Corn mazes are a sign that cider, pumpkins, and leaf peeping are about to take over the season. But not all such produce puzzles are worth the drive, apple cider donuts or not. There are kiddo versions where you can see over the hedges to the end, and you proceed to walk there in about 90 seconds. And then there are the big ones—the ones where you feel like you’re in a true labyrinth, where there’s actual thinking and choices involved and maybe even a brief moment of panic (before you realize no minotaur is chasing you and you can, in fact, just leave whenever you want).
Many of these intricate mazes are custom designed into jack-o-lantern patterns, flowers, even dragons—whatever idea is shaped into fruition. Some corn mazes are open after dark and others have you looking for clues or solving puzzles all while trying to reach the end—so that hopefully you’re not still there after dark if you didn’t intend to be. Wherever you are in the US, here’s where to get lost.
Claiming to be the longest maze in New England, the 24-acre Big Maze is advertised as more of a “hike.” Seriously, wear good shoes, bring water, and consider taking snacks; it can take two—even three—hours to get through this one, with records just topping a little over one hour. This maze is for the committed.
There’s plenty to find along the way, including bridges, lookout towers, big bells, a ship, and more. If it all gets to be too much, there’s an Emergency Exit trail, for when you need a break or have to use the bathroom. Plus, workers walk around and offer tips if you decide to cave in and ask. As an alternate route, the shorter Scenic Maze provides similar spots without the long stretch. Hurry though, as this maze closes on October 15.
This 21-acre cornfield has four different mazes with corresponding games where participants find clues at hidden checkpoints to solve a mystery. One is for children, but the other three offer more of a challenge, with a combined total of eight miles of trails and 18 checkpoints. On certain dates, the checkpoints offer wine and cider tastings, which will surely help your navigation skills if not your confidence in your navigation skills. This year’s theme is “Pinocchio” and it usually takes over an hour to complete the entire thing.
This farm near St. Augustine has a nine-acre maze that’s broken down into four phases. At the entrance, there’s the option of filling out a “passport,” a form of 10 questions that will help guide you through the maze. Phase one and two take around 15-30 minutes to navigate, with the first phase being slightly shorter for the directionally challenged. Phase three and four are their “kiddie” mazes featuring the story of Jack and The Cornstalk and The Legend of Spookley the Square Pumpkin on large storyboards.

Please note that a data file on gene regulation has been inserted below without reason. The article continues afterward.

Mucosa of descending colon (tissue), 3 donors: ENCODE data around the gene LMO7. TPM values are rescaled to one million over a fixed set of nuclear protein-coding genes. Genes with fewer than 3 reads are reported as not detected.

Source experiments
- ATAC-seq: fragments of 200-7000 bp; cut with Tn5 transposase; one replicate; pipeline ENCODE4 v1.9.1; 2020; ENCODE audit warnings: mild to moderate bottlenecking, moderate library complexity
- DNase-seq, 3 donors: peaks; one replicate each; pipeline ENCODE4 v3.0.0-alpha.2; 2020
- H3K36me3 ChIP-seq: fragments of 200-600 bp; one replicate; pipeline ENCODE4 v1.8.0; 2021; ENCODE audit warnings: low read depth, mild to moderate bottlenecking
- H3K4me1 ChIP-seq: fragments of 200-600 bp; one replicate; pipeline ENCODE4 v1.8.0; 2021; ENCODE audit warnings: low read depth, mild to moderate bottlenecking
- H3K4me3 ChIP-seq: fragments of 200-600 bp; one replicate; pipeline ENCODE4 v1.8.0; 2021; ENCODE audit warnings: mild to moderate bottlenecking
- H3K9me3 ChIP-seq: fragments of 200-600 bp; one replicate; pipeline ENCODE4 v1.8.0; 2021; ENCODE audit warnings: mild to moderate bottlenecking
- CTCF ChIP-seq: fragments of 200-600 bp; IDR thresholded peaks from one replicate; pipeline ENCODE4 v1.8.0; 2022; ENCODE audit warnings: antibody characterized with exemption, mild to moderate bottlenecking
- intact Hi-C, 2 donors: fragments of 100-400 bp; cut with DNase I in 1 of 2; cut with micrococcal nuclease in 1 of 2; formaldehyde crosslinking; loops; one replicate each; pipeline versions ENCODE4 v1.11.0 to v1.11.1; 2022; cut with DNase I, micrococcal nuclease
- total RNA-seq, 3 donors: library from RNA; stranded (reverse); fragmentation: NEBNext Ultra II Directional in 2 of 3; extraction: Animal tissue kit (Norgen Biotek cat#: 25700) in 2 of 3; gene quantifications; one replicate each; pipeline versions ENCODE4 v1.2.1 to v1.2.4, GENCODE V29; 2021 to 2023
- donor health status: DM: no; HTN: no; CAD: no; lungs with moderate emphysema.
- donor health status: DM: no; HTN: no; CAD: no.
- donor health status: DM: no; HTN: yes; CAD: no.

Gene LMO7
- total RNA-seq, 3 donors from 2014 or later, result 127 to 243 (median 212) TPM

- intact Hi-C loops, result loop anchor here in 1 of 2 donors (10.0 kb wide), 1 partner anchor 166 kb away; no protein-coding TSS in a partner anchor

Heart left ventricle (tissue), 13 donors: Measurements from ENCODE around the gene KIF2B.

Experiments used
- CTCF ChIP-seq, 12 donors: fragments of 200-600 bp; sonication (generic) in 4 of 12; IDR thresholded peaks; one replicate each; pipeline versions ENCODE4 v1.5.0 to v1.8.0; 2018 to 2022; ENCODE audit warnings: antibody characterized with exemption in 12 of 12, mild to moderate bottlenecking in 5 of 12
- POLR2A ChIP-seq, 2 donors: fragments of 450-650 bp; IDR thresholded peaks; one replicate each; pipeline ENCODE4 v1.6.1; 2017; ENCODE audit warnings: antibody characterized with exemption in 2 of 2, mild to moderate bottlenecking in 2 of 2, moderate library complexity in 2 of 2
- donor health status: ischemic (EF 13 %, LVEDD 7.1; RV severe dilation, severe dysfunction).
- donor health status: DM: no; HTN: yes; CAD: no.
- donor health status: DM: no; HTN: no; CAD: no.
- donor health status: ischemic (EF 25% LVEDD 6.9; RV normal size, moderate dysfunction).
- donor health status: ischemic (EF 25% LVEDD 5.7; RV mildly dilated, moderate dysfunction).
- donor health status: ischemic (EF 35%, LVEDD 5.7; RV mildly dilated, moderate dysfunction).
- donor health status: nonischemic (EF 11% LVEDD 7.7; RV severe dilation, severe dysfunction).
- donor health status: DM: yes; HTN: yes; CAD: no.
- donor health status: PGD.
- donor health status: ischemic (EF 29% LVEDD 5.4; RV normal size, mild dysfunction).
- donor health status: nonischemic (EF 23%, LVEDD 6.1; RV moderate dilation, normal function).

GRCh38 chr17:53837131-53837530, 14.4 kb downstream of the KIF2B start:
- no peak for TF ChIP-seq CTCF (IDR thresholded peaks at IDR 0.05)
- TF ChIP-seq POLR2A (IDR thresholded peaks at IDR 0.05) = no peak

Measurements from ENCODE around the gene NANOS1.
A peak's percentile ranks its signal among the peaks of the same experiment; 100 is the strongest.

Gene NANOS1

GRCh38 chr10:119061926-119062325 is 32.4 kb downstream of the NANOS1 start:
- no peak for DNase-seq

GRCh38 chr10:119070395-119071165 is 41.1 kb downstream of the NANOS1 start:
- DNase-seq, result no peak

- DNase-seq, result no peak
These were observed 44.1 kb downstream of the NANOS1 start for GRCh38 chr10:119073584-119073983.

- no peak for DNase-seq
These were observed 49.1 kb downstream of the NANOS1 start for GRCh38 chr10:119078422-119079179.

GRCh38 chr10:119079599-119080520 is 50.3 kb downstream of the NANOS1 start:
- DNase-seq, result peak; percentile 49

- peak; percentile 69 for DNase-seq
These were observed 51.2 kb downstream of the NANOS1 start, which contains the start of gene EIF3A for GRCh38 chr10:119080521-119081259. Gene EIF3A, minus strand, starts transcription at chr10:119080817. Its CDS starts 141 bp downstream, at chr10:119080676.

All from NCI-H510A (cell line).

The Maize at Sherman Farm has 12 acres of designed pathways to confound even those with the best sense of direction. There’s more to find than just corn here, though. You can play games including a Farm Scene Treasure Hunt, Monster Mystery, and Cornundrums (corny riddles to solve). There are three phases in the Maize, one for every ability. There’s even a new, interactive GPS map to help you to find your way.
Right outside of Boise, the Lowe Family Farmstead’s annual corn creation is a “MAiZE” unto its own. Each year, the family announces a new design, and the 2023 version is called “Land That I Love.” Carved into 183 acres of corn and split into two phases, this year’s design is fully Americana, with a flag of the United States. There’s a mini maze for children set in the same cornfield, but much shorter and easier to navigate.
This Smithsonian-affiliated interactive history path is marking fall 2023 with a 22,160-foot maze featuring three different adventure paths catering to maze-goers of all ages. You can watch a scintillating teaser on YouTube of its making. In the first option, visitors’ wits can be put to the test with a puzzle maze that takes up to an hour or more to complete. The Kids’ Maze is a shorter path for young ones. And lastly, the after-dark Haunted Maze draws inspiration from the region’s ghost stories and legends. There’s also a Headless Horseman experience that’s open throughout October.